Should America declare war on the education status quo? That's the lesson we should draw from recent remarks by Rep. Loretta Sanchez, D-Calif. At a hearing of the House Subcommittee on Early Childhood, Youth and Families in Anaheim, California last week, Sanchez called education a "national security" issue. The solution, according to her: More say-so from Washington.
"This is a national security issue," argued Sanchez. "We have to protect our resources, and our most important resource is our children. That's why Congress needs to have oversight."
The irony is that Sanchez made the statement at a hearing about getting parents, local businesses and community groups more involved in public schools.
It is true that education is a national issue. It has been for a long time. Right now, the federal government contributes about 6 percent of money spent on elementary and secondary education. Congress would like to do more. But with more money comes more oversight, more bureaucracy, more meddling, and more of what's made America's schools worse.
"Even though the decisions come at the local district level, we (Congress) need to be in partnership with them," Sanchez said.
Let's face it, "national security" and "partnership" are codewords for more bureaucratic monkey business. What many in Congress Republicans and Democrats alike have in mind is a national education system in which states have little role and Washington sets curriculum, funding and education priorities.
Taken to its logical extreme, it would affect how state governments fund schools, how school boards may manage their districts, what teachers may say in their classrooms, and ultimately how parents raise their children.
President Clinton started using the national security analogy in 1995, just after the Republicans took over Congress and vowed to dismantle the U.S. Department of Education.
"Cutting education right now is like trying to cut defense during the Cold War," Clinton said over and over to the PTA, the National Education Association, and other friendly audiences.
But Clinton's speechwriters were borrowing from the Republicans, who were the flagbearers of education reform in the '80s.
"We have, in effect, been committing an act of unthinking, unilateral educational disarmament," the National Commission on Excellence Education announced in 1983. The commission's report, "A Nation at Risk," exposed how a generation of education fads led to a massive decline in student knowledge and performance.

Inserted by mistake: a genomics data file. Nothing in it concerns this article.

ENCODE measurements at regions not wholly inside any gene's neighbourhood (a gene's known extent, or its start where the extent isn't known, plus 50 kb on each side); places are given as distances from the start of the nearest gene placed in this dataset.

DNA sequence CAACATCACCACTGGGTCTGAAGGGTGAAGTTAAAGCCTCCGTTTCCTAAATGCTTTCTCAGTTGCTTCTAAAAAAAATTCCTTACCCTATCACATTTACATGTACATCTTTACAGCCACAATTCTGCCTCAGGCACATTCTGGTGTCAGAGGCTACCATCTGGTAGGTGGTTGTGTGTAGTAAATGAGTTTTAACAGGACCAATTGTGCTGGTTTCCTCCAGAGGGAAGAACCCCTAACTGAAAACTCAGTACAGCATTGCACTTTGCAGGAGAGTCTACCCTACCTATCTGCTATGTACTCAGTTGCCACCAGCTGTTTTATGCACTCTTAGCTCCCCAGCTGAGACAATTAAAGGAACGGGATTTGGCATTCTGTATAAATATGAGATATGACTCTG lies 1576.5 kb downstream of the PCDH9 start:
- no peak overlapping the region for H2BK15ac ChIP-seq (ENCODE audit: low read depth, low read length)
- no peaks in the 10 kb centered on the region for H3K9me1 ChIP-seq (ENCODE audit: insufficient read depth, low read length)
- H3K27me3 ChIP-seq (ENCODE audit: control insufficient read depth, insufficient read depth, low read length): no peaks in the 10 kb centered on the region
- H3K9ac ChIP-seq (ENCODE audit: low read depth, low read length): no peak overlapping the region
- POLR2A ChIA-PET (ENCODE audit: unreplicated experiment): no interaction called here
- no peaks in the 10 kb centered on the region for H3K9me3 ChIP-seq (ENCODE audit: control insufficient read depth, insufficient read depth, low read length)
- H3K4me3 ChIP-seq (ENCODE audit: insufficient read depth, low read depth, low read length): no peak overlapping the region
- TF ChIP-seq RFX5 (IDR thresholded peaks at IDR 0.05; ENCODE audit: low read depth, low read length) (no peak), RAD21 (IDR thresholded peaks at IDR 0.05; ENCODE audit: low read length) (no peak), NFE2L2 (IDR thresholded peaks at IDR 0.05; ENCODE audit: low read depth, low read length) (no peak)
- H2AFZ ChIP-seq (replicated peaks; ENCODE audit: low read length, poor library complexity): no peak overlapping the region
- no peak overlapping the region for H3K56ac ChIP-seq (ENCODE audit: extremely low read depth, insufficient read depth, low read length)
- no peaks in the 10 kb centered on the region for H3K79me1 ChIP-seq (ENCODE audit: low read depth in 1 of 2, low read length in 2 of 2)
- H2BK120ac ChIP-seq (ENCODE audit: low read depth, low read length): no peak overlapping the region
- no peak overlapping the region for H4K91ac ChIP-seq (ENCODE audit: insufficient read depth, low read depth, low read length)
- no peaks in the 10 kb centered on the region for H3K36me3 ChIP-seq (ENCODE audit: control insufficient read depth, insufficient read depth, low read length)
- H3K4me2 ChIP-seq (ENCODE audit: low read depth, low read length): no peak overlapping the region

The rhetoric worked. That's why education reform ranks at the top of most public opinion polls and the federal government's role in it has grown rather than shrunk since '95.
Trouble is, many of the weapons that Congress would use to fight for reform are about as archaic as the B-29 bomber and as clumsy and slow as the Sherman tank.
The "smart weapons" in the education reform fight have come not from Washington, but at the state and local level. Charter schools, vouchers for the neediest students, tutoring programs for learning disabled kids, and most successful after-school programs are either state-based or privately-funded innovations.
Most of the parents, teachers and community leaders who testified in Orange County seemed to understand and touted that fact.
But instead of urging the government to butt out and let these local and private initiatives flourish, many of the teachers, parents, and community leaders urged Congress working 3,000 miles away to meddle even more.
Washington can "help create positive environments within the classroom," said the director of Project Tomorrow, a community science-education program. "Start with students and teachers in good environments, middle school, after school...facilitate a questioning-type environment."
The director of a local Boys and Girls Club chapter proposed that the federal government "reimburse businesses for letting parents take time off from work to help out at school."
This is what it has come to. Most people in education hope the federal government can work miracles. But education, like welfare and state-run industries, shows that the federal government does not solve problems, it makes them worse.
Education needs freedom, accountability and a serious study of what works.
Most everyone agrees that the single most important influence on children is their parents. But too many American parents think that the government can do what parents can't. The education establishment knows this, and has exploited that fact, which is why it has become so powerful.
"At a formal level, we can't control (what goes on at home)," said Jerry Silverman, a member of the Anaheim City School Board. Two-income families have arisen just so parents can stay one step ahead of a tax man that takes nearly half of what they earn. The result is that kids are consigned to daycare even if mom wants to stay home.
For people like Silverman, this is an argument for Head Start and universal pre-school. But remember that just 40 years ago, advocates of universal kindergarten promised the same benefits as today's advocates of universal preschool.
We need to focus on what the federal government's effect has been on public schools. The United States spends more on education than ever before. Compared to a defense build up, education spending has increased phenomenally. Yet, education and achievement have stagnated for the last 20 years. Why?
Before a nation goes to war, it is always important to know what weapons work and which ones are outdated. Airstrikes from Washington can't solve the problem on the ground. Only parents, teachers, and state authorities can do that.